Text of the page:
I was glad he thought of that before he drilled holes into the door. He also installed a pair of small but powerful magnets about 2 inches under the window on the left and right sides. When the shade closes, its hem bar sticks to these magnets, which prevents the shade from flying away from the door as it’s closed and then slamming against it. This level of attention to detail was typical of my Stoneside experience.
How are Stoneside shades controlled?
As I’ve already mentioned, Stoneside relies on AMP Motorization for the smart technology integrated into its motorized shades. A battery-powered motor is installed in each shade’s headrail, along with a 433.92MHz radio that communicates with a Wi-Fi bridge using a proprietary wireless protocol.
The bridge—a small USB-powered dongle that plugs into an AC adapter—connects in turn to your Wi-Fi network (on the 2.4GHz frequency band only). Communications are bidirectional, so the bridge can send commands to the motor, and the motor can send information about its status back to the bridge. The radio has 15 channels, and each channel can support an unlimited number of motors.
Charging the AMP motor’s Li-Ion battery requires you to plug a micro-USB cable into the shade’s headrail, plugging the USB-A connector at the other end to a USB power adapter. Stoneside provided an adapter and a 10-foot cable, but 5- and 16-foot cables are also available. You might need a ladder to reach the headrail if you have very tall windows. There’s nothing unusual about these accessories, so they won’t be expensive to replace if you lose track of them.
Stoneside says you can expect each shade’s battery to last a full year, based on 500 up/down cycles. You’ll need to charge the battery more or less often depending on how many times you open and close the shades. I haven’t charged them since they were installed in the middle of May, but I do wish there was a way to track the battery’s status—either with the remote control or with the mobile app (more on those elements in a bit).
AMP’s power solution is vastly superior to the disposable batteries we saw in Graber’s Virtual Cord Motorized Shades and Lutron’s Serena motorized shades and blinds, but Hunter Douglas’ “battery wand” is more sophisticated than this, because you can quickly and easily swap out a discharged battery for a fresh one. Hunter Douglas also offers a charging cradle that can keep two batteries topped off and ready.
Swapping out a depleted Hunter Douglas battery is no less of a physical challenge than plugging a cable into a Stoneside shade’s headrail, but at least you won’t have an unsightly cable dangling from your shade while it’s being charged. In Stoneside’s favor, its shade headrail doesn’t look any different when viewed from outside; you can see the Hunter Douglas battery wand and mounting brackets when you look at the headrail from outside the window it’s installed in.
Stoneside’s motorized shades come with an 8-button, 15-channel remote control with a black-and-white LCD display. Stoneside’s installer programmed the remote so that channel 1 controls the shade mounted on the door and channel 2 controls the shade on the picture window. By default, channel 0 controls all the shades that have been paired to the remote.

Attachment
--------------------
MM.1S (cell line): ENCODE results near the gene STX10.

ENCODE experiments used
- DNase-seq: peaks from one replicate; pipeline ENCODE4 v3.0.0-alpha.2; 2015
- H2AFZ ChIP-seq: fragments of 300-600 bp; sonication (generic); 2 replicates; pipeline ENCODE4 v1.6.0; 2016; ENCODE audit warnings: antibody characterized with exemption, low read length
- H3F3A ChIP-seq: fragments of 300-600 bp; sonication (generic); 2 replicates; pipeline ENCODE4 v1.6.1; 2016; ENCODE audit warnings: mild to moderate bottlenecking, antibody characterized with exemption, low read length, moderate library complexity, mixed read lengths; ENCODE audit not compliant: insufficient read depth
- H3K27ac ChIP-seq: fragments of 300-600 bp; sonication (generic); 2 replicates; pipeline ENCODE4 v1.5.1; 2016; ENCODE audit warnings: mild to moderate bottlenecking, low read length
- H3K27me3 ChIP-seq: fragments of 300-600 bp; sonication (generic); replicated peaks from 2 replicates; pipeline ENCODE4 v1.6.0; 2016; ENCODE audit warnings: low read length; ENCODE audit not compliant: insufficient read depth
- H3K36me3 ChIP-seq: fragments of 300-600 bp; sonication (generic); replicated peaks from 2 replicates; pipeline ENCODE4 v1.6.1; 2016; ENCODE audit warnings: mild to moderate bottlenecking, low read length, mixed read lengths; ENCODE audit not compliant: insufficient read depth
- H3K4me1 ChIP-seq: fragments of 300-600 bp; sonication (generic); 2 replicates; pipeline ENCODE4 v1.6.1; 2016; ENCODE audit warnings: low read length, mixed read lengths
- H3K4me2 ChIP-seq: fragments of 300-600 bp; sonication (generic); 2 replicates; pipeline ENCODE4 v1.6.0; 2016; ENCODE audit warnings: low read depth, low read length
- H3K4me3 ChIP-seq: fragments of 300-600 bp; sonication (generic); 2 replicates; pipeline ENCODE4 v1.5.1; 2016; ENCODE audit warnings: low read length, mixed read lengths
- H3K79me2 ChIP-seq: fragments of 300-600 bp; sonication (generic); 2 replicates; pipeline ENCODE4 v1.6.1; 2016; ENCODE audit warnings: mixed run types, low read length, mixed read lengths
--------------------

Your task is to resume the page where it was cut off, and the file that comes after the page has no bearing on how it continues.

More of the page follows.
The remote’s buttons are stacked in two columns and are labeled with symbols indicating their function, but after nearly three months of daily use, I still find it challenging to remember which buttons perform which functions.
The two buttons at the bottom of the remote select which channels the remote will communicate on. The arrow pointing right steps up the list—channel 0, channel 1, channel 2, and so on—while the button on the left steps down the list—channel 15, channel 14, channel 13, and so on. The current channel number is displayed at the top of the remote. As I mentioned earlier, channel 0 controls all the shades paired to the remote.
The left and right buttons at the top of the remote are labeled with up arrows, so it’s logical that they raise the shades: The left-hand button raises the top of the shade, and the right-hand button raises the bottom of the shade. A pair of buttons labeled with down arrows perform the opposite functions: The left-hand button lowers the bottom of the shade, and the right-hand button lowers the top of the shade.
You can also move a shade’s top and bottom rails up or down at the same time—maintaining shade’s vertical size—by pressing the left-hand up or down button (depending on which direction you want it to move) and then immediately pressing the corresponding right-hand button (i.e., the button with the same direction). You can stop any motion by pressing either of the two buttons in the second row from the top, which are labeled with horizontal lines.
Do Stoneside’s motorized shades come with an app?
The AMP Motorization technology Stoneside uses includes a mobile app that adds a lot of smart home functionality to the shades. You can assign a name to each shade (I simply called the shade on the door “Door Shade” and the shade on the picture window “Picture Window Shade”). You can then create rooms within your home, assign your named shades to those rooms, and use an on-screen slider to open and close all the smart shades in that room simultaneously. This level of control, however, doesn’t take the shades’ top-down/bottom-up nature into account: The tops of the shades move to the tops of the windows and then the bottoms of the shades move to control the amount of light coming through the windows.